Tuesday, March 23, 2010

Rachel Forrest's 'Wine Me, Dine Me'

We have a great friend who writes about food in the most eloquent way. Please read Rachel Forrest's "Wine Me, Dine Me" blog, and you'll be glad you did. She has a beautiful style and is a lovely person, too. We're happy to add her to our list of favorite sites.

Read Rachel here:

-- LT

Sunday, March 21, 2010

Long Form Gossip: The New Epic Poems Of Our Times

By Lars Trodson

Last week we were all briefly united through the dominant art force of our time: gossip. The saga of Sandra Bullock and her husband, the TV reality star Jesse James, created a national drama.

I had seen some early reports -- or, rather, the headlines of James' alleged infidelity on my Comcast homepage. But I find so many of the headlines for Comcast links to be misleading that I hardly even bother any more. So I skipped it.

But as I drove into work the next morning, I switched channels on the radio and heard an endless stream of people commenting on the Bullock/James story. It certainly seemed to unfold rather quickly -- the next thing I knew Bullock had moved out, canceled an important appearance due to “unforeseen circumstances” and then James issued a public apology.

Everybody had an opinion. Rick Sanchez on CNN asked why anybody would cheat on Sandra Bullock. He wasn't the only one. The implication being that it is unfathomable why you would cheat on a beautiful, rich woman but easier to understand if your spouse is unappealing and broke. Why bother to make a distinction; isn’t cheating cheating?

Sunday, March 14, 2010

Roundtable Pictures Takes A Look At The Workplace

By Lars Trodson

There is an essay in today's New York Times Book Review called "Take This Job and Write It" and it focuses on why writers tend to avoid the workplace as a subject. "In normal times," writes Jennifer Schuessler, "(writers) tap away at their 'offices' at Starbucks, thanking their lucky stars for the book contracts that allowed them to give up their day jobs. But in recent months a cry has gone out for fiction writers to get up from behind their laptops and get back to work, real work -- or at least to start writing about it again."

Two years ago, when the economy got the shakes, Mike Gillis and I did just that. We placed our focus on the workplace and created a little film called "Elevation." We worked on this for months, from a script I wrote, and honed it with the actors Lisa Stathoplos and Gregg Trzakowski. We shot it in one day in an office in downtown Portsmouth.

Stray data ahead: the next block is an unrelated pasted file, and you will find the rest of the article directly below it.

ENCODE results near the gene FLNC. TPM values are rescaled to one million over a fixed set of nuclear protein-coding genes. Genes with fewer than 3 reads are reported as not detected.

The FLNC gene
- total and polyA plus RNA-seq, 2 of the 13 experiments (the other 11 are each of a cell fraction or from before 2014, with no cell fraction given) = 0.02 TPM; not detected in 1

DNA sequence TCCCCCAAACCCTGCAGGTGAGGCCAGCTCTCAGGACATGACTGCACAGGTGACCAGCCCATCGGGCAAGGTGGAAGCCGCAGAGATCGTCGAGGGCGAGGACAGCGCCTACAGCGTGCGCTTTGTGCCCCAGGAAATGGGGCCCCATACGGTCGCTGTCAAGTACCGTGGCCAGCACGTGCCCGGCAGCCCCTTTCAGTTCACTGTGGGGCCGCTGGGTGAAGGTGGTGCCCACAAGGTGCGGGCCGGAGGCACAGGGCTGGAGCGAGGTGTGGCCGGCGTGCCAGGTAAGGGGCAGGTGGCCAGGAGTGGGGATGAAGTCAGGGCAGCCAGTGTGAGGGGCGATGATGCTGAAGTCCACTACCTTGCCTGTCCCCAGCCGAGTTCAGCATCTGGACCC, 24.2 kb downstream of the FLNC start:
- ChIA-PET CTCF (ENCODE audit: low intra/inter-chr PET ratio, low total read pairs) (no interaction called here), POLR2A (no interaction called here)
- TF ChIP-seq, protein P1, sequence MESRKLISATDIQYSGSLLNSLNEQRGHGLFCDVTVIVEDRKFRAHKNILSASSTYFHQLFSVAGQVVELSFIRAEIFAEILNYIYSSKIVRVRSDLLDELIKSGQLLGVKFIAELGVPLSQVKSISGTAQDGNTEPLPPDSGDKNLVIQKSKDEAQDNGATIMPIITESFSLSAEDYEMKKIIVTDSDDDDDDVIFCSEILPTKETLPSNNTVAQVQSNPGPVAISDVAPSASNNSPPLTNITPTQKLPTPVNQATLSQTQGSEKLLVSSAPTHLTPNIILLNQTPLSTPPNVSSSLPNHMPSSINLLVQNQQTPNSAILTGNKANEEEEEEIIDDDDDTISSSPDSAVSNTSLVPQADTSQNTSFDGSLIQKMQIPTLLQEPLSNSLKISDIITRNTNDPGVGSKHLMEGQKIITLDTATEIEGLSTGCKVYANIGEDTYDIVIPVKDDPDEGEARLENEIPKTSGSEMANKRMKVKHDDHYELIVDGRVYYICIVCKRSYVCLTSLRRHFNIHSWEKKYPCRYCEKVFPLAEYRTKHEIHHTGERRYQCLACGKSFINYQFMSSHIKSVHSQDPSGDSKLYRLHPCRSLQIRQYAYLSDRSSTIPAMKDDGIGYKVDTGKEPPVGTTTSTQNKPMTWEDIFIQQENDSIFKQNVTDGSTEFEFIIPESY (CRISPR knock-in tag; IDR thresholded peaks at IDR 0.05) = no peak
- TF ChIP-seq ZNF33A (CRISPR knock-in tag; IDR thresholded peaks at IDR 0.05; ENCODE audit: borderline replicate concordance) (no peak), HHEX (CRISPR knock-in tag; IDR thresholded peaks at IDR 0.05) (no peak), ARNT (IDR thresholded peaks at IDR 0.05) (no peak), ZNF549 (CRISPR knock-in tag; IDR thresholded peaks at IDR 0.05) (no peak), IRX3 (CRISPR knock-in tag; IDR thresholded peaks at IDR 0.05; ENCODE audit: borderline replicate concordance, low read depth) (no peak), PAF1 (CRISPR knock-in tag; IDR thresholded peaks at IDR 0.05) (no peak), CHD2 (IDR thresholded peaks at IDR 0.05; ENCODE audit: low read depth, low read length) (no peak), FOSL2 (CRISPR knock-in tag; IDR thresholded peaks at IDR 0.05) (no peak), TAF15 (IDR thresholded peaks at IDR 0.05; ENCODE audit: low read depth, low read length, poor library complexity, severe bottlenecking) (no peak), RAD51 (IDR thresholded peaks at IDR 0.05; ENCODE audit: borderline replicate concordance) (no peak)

In Praise Of Rose

By Lars Trodson
The wacky neighbor has a long and honorable tradition in the world of sitcoms, as does their habit of just bursting in the apartment or home of the actual stars of the program. That these sidekicks almost invariably outshine the leads is a cause for celebration by the audience and no doubt annoyance to the people who are ostensibly heading up the cast list. (Think Sean Hayes and Christine Baranski.)
I don’t know why I’ve always been fascinated by second bananas. It may be for the same reason that when I look at a photograph I’m always much more interested in what is happening way off in the background than I am in the so-called subject. It could be that I am a huge fan of Art Carney’s, and he was the first guy I remember seeing just bounce into an apartment unannounced. I loved the fact, also, that no one ever seemed to mind. Jackie Gleason’s Ralph Kramden was always stewing about something, but he never asked Ed Norton to knock.

Tuesday, March 9, 2010

The Oscars Honor The Future

By Lars Trodson

The most significant event of Oscar night was not Kathryn Bigelow winning an Oscar as Best Director. The fact that this happened in 2010 is not something to be celebrated as much as it is something to be slightly embarrassed by. A woman wins an Oscar for making a movie 90 years after she gets to vote? Wow, America, don't go crazy.

“The Hurt Locker” wasn’t my movie anyway. I liked it, but I thought it was a series of sketches -- it had no narrative thrust, which is what a movie is supposed to do. James Cameron, with “Avatar”, proved once again he can keep a huge piece of machinery chugging along without leaving the audience behind, which is what a good director should do. But my movie was "A Serious Man", which I think was basically shut out from any wins.

Wednesday, March 3, 2010

Two Adult American Comedies, Seventy Years Apart

By Lars Trodson

In 1940 Metro-Goldwyn-Mayer spent a little money on an adult romantic comedy called “The Philadelphia Story.” It was, at least partially, a story of the very rich; the Lord family at the center of the farce was the kind of family that Grace Kelly came from. It’s the kind of family that probably still exists but doesn’t command the front page of the society section any more.

It was also a comedy aimed at adults. This was a mature comedy -- it wasn’t Andy Hardy or a Gene Autry western.

What got me thinking about “The Philadelphia Story”, oddly enough, was a movie that is about to be released called, simply enough, “She’s Out Of My League.” This is the story of a fella, we would call him a nerd, who suddenly finds himself vying for the affections of a very beautiful young woman.